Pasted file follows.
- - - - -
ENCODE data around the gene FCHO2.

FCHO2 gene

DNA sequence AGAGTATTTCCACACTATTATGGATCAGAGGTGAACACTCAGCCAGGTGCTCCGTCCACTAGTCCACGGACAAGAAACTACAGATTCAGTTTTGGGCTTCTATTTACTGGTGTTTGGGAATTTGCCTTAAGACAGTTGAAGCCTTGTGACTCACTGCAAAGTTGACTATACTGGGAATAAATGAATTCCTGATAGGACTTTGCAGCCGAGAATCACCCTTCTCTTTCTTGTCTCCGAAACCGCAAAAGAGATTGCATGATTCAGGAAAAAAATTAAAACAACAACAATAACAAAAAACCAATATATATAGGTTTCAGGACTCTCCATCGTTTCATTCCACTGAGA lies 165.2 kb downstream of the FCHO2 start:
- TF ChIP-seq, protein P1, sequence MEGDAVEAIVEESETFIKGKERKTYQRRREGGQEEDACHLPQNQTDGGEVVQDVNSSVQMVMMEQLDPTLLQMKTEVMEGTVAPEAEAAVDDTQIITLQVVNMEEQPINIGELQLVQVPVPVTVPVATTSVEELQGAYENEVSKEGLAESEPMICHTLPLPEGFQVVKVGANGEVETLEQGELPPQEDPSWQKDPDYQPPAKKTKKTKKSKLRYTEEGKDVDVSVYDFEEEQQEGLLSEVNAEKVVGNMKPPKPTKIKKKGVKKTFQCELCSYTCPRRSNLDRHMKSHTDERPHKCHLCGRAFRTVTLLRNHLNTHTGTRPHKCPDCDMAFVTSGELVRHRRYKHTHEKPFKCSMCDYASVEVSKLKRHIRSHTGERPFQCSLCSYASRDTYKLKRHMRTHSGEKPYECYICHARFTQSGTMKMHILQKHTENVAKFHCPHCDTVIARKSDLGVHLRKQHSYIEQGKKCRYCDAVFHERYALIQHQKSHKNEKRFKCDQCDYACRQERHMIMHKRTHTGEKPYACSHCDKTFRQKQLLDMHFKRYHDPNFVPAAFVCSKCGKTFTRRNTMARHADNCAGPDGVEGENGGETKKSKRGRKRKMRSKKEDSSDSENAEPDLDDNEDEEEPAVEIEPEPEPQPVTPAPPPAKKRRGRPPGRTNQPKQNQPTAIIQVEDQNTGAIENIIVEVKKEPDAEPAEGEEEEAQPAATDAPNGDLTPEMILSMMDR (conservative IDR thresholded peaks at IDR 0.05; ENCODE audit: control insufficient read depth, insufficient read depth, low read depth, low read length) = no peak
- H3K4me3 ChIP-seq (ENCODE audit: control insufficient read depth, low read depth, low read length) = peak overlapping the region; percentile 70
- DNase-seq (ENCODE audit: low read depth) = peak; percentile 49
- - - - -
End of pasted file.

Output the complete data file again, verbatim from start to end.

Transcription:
ENCODE data around the gene FCHO2.

FCHO2 gene

DNA sequence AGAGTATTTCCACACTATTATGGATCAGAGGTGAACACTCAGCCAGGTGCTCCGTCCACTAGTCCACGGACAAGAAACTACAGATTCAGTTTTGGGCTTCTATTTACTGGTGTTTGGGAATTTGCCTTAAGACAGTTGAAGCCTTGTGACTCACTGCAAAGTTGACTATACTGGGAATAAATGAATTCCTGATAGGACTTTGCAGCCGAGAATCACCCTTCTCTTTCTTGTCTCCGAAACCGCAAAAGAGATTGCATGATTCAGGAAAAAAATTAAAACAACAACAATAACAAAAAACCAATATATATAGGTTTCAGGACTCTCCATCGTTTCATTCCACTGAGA lies 165.2 kb downstream of the FCHO2 start:
- TF ChIP-seq, protein P1, sequence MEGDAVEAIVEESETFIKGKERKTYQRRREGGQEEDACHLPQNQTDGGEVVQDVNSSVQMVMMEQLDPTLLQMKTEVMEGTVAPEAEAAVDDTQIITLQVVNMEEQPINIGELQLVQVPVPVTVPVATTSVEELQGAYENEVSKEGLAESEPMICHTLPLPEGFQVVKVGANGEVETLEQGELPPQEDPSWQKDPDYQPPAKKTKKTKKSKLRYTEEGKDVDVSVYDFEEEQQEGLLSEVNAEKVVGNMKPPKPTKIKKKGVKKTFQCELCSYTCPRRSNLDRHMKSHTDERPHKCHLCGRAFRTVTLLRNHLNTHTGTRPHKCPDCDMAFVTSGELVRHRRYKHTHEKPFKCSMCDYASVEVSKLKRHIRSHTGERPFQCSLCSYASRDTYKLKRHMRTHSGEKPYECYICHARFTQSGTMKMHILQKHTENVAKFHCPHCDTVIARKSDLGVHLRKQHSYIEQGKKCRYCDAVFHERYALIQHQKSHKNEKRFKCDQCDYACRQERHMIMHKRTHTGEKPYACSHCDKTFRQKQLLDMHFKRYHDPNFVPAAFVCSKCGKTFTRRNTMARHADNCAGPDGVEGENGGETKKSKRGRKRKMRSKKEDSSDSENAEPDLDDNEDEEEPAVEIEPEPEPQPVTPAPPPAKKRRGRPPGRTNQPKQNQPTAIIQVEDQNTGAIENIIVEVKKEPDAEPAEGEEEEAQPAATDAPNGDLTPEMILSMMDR (conservative IDR thresholded peaks at IDR 0.05; ENCODE audit: control insufficient read depth, insufficient read depth, low read depth, low read length) = no peak
- H3K4me3 ChIP-seq (ENCODE audit: control insufficient read depth, low read depth, low read length) = peak overlapping the region; percentile 70
- DNase-seq (ENCODE audit: low read depth) = peak; percentile 49